DEFINITION of 'Cage'
"Cage" is a slang term used to describe the department of a brokerage firm that receives and distributes physical securities. To ensure that security ownership standards are maintained, brokerages keep cages within their offices to ensure that physical issues are secured. Stock and bond certificates are viewed as a stored value of money; if certificates are stolen or lost, individuals can stand to gain from the sale or redemption of these certificates.
BREAKING DOWN 'Cage'
Investors owning stocks typically do not hold physical stock certificates. Most stocks are held in the street name of the broker rather than each individual investor. When an investor purchases stocks, they remain registered in the issuer's books as belonging to the brokerage firm. The brokerage firm's records list the investor as the actual owner. The stock is held in book-entry form, or electronic record.
History of Stock Certificates
The financial industry has been reducing the number of physical certificates for many decades. Before technology, Wall Street utilized messengers for transporting physical stock certificates to and from the Financial District in Manhattan. By the late 1960s, the high volume of stock certificates and paperwork overwhelmed brokerage firms' cages. Trades were not completed in a timely manner, forcing many firms to close. During the Paperwork Crisis, as the event was called, thieves stole over $400 million in securities from 1969 to 1970. The losses encouraged the industry to utilize technology-driven solutions such as street-name registration for safer, easier trading.
Advantages of Street Name Registration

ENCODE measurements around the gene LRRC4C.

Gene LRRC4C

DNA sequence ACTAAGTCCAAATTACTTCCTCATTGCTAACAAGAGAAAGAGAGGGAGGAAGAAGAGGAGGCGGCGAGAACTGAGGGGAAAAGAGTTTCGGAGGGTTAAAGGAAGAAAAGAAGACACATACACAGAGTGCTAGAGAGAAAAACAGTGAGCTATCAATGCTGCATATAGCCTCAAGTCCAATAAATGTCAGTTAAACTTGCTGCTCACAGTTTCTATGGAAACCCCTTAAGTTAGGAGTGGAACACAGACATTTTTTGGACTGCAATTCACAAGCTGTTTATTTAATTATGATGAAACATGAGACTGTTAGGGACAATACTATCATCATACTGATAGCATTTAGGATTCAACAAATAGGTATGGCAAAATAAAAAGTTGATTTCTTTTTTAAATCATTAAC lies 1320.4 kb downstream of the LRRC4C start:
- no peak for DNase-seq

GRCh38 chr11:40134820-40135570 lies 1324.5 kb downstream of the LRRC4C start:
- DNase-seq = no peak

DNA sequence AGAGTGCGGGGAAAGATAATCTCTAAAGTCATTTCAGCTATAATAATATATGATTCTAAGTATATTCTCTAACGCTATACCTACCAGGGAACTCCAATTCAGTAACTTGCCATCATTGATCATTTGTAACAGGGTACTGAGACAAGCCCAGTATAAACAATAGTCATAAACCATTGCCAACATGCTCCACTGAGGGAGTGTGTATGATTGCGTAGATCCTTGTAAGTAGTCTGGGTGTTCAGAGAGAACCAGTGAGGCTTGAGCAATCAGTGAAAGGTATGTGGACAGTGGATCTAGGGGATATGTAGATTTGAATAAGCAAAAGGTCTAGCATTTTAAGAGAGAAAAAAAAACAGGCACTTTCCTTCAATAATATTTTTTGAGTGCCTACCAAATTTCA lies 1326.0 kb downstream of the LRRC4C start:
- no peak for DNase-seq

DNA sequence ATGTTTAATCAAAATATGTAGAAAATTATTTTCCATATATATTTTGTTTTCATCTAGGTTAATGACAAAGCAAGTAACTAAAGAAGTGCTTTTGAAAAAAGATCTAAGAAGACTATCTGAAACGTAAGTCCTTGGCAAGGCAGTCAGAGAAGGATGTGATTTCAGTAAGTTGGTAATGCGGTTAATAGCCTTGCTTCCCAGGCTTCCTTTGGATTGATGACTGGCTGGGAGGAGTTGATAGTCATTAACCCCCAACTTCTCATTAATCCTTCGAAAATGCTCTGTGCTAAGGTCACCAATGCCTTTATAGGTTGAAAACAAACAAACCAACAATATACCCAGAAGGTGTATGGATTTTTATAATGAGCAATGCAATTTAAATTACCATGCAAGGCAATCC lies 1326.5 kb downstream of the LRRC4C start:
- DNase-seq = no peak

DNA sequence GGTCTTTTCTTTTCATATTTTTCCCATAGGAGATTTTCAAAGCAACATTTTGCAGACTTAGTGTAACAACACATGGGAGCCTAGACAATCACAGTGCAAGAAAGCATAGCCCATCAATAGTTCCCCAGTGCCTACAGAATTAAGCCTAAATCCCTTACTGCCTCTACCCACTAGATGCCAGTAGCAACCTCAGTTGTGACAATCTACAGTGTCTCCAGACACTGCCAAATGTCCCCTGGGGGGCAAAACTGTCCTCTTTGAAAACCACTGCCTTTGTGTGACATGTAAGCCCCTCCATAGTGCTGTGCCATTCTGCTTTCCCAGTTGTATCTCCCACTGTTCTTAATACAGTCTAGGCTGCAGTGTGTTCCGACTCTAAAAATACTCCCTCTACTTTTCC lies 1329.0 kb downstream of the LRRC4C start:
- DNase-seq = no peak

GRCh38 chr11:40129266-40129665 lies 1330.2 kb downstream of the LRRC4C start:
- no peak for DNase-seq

By keeping track of stock ownership electronically rather than through physical stock certificates, stock shares trade faster. Investors retain all rights and benefits as shareholders without the burden of keeping a physical stock certificate safe from loss or theft.
Replacing a lost certificate requires buying an indemnity bond protecting the stock's issuer and transfer agent from claims related to the original lost certificate. The bonds cost 2 to 3% of the lost stock's value. That amount can be thousands of dollars or more, depending on the stock's trading price and the number of shares the investor owns. Losing the stock certificate during a volatile time in the market means risking the stock price rising or dropping significantly.
Registering stock certificates in street name is helpful when brokerage firms close. When a firm faces liquidation, regulators ensure customers' securities transfer to another firm. Because all documentation is in one centralized account, having securities in street name eases the process.
When investors hold their stock in street name, they may use it as collateral when borrowing in a margin account. The process is inexpensive and convenient and does not require a credit check or specific repayment agreement.